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WWF applauds response to pests, calls for funds injection

WWF applauds response to pest plague, but calls for funds injection

Global conservation organisation WWF today congratulated the New Zealand Government on taking appropriate urgent action to address the impending boom in rat and stoat numbers but added that DOC needs extra funding to keep the pests at bay.

“We welcome the measures to combat the coming explosion in predator numbers caused by peak flowering of beech forest this summer - the action is vital to protect our native animals and ensure that years worth of gains by community conservation groups are not reversed”, said Lee Barry, Head of NZ Conservation Projects.

“But DOC needs to be allocated new money to avert this conservation crisis, not required to reshuffle it’s meagre resources.”

The Government announced yesterday a “Battle of the Birds” programme to increase the pest control operations to deal with boom in predator numbers. The new programme will cost $21 million but will be funded out of DOC existing budget, which has been significantly cut over the last 4 years.

“DOC funding is already stretched to breaking point - yet the Government announced on Tuesdaythey have $1 billion of new money to spend this year – why not provide just a little of this to protect our precious kiwi, whio and other species with are under attack?

WWF has funded over 500 community conservation groups over the past 14 years to restore habitat, protect species and control pests across New Zealand.

“To see the critical work of these hard working volunteer groups undermined by an influx of pests is unthinkable. Increased aerial application of 1080, as recommended by the Parliamentary Commissioner for the Environment is the only way to tackle this massive threat – not only this year, but every year - and not undo countless thousands of hours of ground work,” said Ms Barry.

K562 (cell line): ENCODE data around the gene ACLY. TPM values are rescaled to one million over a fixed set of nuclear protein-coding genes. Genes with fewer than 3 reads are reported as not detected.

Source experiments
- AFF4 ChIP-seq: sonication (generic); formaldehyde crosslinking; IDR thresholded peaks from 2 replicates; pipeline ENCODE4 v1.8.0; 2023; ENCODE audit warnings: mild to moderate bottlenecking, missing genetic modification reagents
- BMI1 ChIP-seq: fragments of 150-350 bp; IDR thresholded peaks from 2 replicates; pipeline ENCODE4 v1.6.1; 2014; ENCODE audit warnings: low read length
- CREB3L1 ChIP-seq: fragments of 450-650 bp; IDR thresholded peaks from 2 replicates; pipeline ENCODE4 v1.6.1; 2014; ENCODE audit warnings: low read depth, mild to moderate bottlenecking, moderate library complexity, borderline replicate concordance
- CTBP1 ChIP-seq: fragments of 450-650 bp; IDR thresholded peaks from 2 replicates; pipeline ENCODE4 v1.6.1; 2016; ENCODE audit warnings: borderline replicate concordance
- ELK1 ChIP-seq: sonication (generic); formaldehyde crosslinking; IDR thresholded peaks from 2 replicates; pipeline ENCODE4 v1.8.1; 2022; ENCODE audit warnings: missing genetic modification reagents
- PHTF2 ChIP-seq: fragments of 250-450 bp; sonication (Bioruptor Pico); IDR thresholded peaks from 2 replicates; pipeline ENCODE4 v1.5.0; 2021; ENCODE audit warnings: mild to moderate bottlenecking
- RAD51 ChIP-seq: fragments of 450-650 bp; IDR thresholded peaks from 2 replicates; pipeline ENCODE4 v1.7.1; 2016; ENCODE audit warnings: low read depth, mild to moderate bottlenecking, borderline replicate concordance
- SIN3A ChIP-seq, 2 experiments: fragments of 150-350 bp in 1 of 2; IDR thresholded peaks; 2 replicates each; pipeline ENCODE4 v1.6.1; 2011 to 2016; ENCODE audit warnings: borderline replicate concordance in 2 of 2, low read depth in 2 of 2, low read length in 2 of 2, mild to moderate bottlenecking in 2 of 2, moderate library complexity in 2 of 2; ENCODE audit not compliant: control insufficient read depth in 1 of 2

“The Government needs to carefully asses how it invests in New Zealand’s future. Where will our tourism, our film and our agriculture industries be without the rich and unique environment which supports them?

ENDS

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Gordon Campbell:
On First Time Voting (Centre Right)

For the next two days, I’m turning my column over to two guest columnists who are first time voters. I’ve asked them to explain why they were voting, for whom and what role they thought their parental upbringing had played in shaping their political beliefs ; and at the end, to choose a piece of music.

One guest columnist will be from the centre right, one from the centre left. Today’s column is from the centre right – by James Penn:

As someone who likes to consider himself, in admittedly vainglorious fashion, a considered and rational actor, the act of voting for the first time is a somewhat confusing one. I know that my vote has a close to zero chance of actually influencing the outcome of Parliament. The chance I will cast the marginal vote that adds to National or Act’s number of seats in Parliament is miniscule. The chance, even if I did, that doing so would affect the government makes voting on a strictly practical level even more spurious as a worthwhile exercise.

But somehow I have spent a large amount of time (perhaps detrimentally so, depending on the outcome of my upcoming exams) agonising over how to cast my first vote in a national election. More>>

 

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